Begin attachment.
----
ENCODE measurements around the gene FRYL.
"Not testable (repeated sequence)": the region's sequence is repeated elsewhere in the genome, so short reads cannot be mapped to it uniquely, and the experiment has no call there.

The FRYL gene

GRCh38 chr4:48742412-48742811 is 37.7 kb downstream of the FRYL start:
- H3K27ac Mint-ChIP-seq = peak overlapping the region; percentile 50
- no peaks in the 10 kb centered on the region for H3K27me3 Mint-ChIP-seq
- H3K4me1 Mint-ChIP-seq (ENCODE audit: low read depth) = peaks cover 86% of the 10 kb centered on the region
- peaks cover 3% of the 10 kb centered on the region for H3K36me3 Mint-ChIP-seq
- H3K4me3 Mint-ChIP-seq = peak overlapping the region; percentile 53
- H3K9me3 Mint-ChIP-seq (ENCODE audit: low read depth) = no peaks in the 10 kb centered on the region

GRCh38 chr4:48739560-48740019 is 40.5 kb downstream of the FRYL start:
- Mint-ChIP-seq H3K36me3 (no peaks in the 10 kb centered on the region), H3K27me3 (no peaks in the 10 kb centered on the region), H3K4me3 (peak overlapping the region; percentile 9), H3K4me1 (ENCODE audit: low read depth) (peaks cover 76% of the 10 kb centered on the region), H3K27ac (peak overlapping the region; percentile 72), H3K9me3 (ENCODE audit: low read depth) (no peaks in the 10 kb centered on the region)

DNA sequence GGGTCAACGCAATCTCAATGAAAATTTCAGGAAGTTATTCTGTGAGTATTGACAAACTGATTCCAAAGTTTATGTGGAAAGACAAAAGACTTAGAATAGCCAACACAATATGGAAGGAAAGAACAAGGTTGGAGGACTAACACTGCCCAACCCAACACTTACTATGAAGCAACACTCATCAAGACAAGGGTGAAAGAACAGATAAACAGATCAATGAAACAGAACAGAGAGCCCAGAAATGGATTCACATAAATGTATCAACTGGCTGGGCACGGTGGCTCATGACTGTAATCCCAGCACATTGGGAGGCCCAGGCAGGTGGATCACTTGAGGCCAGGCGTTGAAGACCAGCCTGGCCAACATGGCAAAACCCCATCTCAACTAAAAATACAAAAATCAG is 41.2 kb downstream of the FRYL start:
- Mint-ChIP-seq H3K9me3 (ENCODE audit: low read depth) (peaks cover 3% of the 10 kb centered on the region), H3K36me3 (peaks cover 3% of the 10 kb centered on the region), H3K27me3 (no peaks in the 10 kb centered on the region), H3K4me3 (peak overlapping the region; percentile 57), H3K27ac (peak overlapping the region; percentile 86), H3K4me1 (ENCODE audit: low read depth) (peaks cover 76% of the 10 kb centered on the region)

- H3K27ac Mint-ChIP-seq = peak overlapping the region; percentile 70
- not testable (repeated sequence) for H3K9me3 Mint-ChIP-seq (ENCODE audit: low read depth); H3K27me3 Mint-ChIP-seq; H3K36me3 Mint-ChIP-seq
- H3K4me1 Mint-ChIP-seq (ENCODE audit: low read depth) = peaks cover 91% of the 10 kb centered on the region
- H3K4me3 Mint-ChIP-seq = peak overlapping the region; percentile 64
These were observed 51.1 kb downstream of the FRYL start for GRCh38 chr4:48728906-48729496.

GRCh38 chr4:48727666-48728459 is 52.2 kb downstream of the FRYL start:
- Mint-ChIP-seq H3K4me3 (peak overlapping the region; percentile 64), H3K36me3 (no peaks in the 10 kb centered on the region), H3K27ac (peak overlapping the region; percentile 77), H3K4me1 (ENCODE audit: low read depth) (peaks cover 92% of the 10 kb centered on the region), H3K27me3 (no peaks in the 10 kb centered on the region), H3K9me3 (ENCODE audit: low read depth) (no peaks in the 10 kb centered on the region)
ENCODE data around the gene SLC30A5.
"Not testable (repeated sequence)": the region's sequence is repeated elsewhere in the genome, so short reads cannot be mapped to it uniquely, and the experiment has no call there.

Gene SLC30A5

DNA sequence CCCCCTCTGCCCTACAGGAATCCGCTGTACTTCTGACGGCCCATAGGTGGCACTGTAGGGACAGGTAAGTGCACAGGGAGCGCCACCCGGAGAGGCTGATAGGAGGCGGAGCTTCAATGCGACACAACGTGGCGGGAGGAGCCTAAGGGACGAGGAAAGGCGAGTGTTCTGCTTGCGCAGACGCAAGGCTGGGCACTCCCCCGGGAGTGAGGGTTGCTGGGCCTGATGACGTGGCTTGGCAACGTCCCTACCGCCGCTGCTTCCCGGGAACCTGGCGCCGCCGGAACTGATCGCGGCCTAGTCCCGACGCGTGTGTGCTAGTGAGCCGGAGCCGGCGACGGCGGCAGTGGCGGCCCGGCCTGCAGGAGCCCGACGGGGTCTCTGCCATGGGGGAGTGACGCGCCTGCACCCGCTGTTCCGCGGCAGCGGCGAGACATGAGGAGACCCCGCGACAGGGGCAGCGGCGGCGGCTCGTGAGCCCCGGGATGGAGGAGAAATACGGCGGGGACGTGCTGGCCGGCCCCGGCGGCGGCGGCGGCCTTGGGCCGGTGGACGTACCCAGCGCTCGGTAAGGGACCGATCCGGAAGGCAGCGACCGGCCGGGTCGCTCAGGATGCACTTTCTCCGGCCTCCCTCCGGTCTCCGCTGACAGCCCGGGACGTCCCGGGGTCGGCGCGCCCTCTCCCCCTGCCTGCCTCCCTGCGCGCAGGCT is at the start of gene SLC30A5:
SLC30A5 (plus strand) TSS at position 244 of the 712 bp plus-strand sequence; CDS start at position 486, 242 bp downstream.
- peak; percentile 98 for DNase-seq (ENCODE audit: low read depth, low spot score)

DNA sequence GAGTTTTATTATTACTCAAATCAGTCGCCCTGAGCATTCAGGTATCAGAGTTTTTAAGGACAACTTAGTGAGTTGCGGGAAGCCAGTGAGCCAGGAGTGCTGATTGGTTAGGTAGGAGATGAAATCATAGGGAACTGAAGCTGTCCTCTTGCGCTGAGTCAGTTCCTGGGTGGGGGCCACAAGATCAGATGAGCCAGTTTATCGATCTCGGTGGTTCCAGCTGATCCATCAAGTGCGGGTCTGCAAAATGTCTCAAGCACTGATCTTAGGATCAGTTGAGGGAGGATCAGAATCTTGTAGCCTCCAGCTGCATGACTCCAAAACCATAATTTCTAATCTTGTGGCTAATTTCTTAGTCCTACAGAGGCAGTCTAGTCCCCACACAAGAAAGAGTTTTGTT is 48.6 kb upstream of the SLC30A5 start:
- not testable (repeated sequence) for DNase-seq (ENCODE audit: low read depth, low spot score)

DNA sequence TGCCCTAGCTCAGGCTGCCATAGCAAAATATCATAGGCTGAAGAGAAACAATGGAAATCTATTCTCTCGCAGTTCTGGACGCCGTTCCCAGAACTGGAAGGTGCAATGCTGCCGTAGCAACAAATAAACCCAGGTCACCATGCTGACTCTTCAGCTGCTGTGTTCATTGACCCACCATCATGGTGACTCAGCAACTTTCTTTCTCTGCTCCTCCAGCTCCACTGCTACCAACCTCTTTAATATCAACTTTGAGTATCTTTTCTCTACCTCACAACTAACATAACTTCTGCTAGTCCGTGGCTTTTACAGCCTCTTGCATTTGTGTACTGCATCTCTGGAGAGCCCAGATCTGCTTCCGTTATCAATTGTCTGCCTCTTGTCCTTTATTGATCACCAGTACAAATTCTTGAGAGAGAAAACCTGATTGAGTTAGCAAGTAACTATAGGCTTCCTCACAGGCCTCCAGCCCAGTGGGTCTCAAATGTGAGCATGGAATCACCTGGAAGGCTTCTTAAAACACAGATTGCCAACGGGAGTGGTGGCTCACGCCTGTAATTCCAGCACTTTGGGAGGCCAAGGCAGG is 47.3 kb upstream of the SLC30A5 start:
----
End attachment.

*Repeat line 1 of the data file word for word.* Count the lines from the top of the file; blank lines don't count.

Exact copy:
ENCODE measurements around the gene FRYL.